Posts Tagged ‘pain’

The Mountain of Faith

Sunday, July 20th, 2014 by Wolfgang Vondey

In Matthew 17:20, Jesus promises that “if you have faith as a mustard seed, you can say to this mountain, move from here to there, and it will move; and nothing will be impossible for you.” Who doesn’t wish to have that kind of faith? The problem is, nowhere in Scripture do we find anyone moving a mountain. There is no record in history, that anybody ever moved a mountain. Jesus is not speaking about moving literal mountains–Jesus is speaking about spiritual mountains.

We all have mountains in our lives that need to be moved. Watch the video below and follow Moses as a guide up the mountain to learn how to move the mountains in your life and what it takes to have faith as a mustard seed. Your mountain will probably still be there, after these 30 minutes, but I pray that the word of God will give you hope, courage, and determination to change your circumstances and to learn that the only way to move a mountain is up!

 

Unseen & Evil

Wednesday, May 16th, 2012 by Matthew Brake

The more I talk to friends who do not share my faith and who lean towards critical realism, empiricism, and logical positivism, the more I realize that there are two problems with my faith.

1. I can’t see God.

I can’t prove God exists. I can infer that God exists because of the grandeur of the universe, but an atheist looks at the vastness of the universe and sees a cold, harsh place that doesn’t seem to point to a personal God.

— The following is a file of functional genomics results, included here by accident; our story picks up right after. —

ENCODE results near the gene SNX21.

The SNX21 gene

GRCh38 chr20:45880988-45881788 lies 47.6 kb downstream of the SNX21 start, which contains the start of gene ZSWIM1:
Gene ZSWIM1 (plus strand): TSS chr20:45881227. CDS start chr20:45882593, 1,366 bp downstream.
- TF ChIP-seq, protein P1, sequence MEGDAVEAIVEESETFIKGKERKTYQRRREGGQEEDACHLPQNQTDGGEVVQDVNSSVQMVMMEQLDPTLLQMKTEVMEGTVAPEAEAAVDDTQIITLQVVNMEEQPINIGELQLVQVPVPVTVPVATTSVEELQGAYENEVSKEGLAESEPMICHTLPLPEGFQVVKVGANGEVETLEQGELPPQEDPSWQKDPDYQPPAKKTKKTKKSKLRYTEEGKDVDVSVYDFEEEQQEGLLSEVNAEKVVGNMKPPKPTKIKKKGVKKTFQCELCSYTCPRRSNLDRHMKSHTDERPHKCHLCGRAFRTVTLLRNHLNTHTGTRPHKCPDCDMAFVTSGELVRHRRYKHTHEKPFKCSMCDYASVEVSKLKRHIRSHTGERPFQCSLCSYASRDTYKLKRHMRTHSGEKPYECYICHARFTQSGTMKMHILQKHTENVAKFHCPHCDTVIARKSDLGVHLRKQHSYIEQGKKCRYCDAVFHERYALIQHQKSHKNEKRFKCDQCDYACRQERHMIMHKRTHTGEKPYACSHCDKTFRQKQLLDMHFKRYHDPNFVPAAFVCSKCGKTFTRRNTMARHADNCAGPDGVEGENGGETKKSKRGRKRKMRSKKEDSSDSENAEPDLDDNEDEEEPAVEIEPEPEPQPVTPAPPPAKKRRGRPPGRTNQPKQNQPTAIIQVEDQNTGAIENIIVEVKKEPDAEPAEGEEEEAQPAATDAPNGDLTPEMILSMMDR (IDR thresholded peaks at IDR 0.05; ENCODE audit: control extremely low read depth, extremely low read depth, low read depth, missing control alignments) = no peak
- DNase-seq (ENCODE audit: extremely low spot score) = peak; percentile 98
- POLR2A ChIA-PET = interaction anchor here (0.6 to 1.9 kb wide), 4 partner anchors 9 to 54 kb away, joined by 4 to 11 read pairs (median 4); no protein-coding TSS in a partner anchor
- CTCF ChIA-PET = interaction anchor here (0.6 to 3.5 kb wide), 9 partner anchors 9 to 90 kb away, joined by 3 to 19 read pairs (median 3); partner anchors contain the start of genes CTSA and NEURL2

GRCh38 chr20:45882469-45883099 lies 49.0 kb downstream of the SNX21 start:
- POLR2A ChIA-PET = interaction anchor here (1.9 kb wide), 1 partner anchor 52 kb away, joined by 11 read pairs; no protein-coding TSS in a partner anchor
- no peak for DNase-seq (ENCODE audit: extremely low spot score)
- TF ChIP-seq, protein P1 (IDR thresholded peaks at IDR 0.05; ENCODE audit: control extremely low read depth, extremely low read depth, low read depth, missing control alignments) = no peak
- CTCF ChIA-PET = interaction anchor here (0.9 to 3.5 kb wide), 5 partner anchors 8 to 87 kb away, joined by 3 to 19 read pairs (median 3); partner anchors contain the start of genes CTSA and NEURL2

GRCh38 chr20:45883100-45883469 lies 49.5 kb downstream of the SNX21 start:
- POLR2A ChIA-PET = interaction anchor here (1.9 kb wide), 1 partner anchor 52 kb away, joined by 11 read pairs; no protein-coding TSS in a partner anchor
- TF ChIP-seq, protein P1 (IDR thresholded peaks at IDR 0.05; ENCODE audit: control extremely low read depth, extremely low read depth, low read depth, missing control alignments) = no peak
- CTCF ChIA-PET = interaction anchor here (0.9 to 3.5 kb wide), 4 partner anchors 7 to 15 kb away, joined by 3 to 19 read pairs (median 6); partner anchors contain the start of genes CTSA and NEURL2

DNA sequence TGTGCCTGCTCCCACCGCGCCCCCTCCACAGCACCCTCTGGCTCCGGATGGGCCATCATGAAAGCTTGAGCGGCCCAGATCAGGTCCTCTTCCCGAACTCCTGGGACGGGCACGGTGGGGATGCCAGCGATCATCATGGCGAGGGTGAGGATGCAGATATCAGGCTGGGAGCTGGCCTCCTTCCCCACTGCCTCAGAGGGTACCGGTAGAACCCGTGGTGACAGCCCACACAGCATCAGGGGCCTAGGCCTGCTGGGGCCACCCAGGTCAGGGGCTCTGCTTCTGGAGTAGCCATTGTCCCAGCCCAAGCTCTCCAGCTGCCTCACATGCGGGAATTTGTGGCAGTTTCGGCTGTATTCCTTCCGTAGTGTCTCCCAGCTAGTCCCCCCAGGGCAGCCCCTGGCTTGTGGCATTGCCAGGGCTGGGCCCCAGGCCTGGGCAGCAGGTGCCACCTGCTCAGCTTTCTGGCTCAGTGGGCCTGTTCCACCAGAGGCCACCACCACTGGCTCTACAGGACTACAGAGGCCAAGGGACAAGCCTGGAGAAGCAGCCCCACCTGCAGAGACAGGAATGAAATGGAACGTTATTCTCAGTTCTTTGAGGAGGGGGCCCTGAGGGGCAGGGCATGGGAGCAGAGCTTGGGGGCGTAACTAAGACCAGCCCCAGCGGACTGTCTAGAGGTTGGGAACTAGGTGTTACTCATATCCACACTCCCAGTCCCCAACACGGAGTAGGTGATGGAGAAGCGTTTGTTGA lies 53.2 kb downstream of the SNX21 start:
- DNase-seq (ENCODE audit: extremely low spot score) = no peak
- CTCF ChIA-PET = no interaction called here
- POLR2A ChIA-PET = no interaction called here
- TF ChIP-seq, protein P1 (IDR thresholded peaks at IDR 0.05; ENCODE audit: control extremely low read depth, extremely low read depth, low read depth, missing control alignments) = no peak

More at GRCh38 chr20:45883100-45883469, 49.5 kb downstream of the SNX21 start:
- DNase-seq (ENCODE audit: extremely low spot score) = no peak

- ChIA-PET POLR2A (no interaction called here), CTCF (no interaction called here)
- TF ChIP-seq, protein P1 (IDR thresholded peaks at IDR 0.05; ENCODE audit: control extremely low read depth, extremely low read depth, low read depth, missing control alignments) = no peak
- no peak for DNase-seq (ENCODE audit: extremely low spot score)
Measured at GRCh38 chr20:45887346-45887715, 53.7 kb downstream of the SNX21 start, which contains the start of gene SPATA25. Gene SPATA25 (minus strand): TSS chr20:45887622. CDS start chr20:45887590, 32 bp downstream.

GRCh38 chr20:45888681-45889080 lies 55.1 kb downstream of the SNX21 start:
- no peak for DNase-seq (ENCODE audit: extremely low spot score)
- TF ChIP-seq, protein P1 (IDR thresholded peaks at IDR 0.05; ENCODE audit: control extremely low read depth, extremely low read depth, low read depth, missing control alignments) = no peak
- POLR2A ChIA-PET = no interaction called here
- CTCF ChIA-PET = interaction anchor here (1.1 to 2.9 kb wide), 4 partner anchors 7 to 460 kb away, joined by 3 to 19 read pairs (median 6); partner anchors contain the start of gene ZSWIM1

I can appeal perhaps to personal religious experiences which have been formative for me, but when I look at many of those experiences, while they were personally encouraging to me, they could be as open to interpretation as the ending ofPan’s Labyrinth. (Was she crazy or did she see something? Who knows).

I can appeal to the miracles that friends of mine claim to have performed/seen–but am I unspiritual to wonder if they’re exaggerating?

Even if they were, I can understand the incredulity of someone listening to a third person account of such an event.

The biblical writers seem to ponder the invisible nature of God (warnings against idolatry, Paul’s comments in 2 Corinthians 4:18, Hebrews 11:1, etc.), but is that enough when you’re trying to have meaningful conversation about God with friends who only trust the scientific method (which evaluates the physical seen world)?

 2. The universe is harsh.

Evil, pain, and suffering exist in the world, and if you buy into theistic evolution and an old earth (disclaimer: I do), then you’re left with the problem that for 100,000 years before Abraham, people were dying at 25 of hunger, disease, and brutality.

 Does this point to a loving and benevolent God?

The Hebrews had a couple of different ways of processing evil in the world.

One way was proverbial wisdom (if you do right things, life goes well. If you do bad things, not so much).

Another way of dealing with evil was contemplative wisdom.

Contemplative wisdom acknowledges life as it actually is.

It readily admits that sometimes, no matter how many right things you do, good people still suffer.

Ecclesiastes pretty much says, “None of this makes sense. Obey God anyway.”

Job concludes, “Good people suffer. If God’s real, then shut your mouth.”

This can help one to see that the Bible (thankfully) offers no pat answers to the problem of evil, but it can leave a person dissatisfied.

 Now What?

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When Passion Turns to Pain

Saturday, June 12th, 2010 by Stephen Hightower

There is something inside of you that wants to come out. That sounds like an intro voice-over for a cheesy sci-fi movie, but I’m actually talking about something good. It’s called passion, and I believe each of us has something we’re incredibly passionate about. It’s that thing that makes us come alive like nothing else–and the thing that can break our hearts like nothing else. I think you know what I’m talking about. Maybe your heart is ready to skip a beat as you read this…

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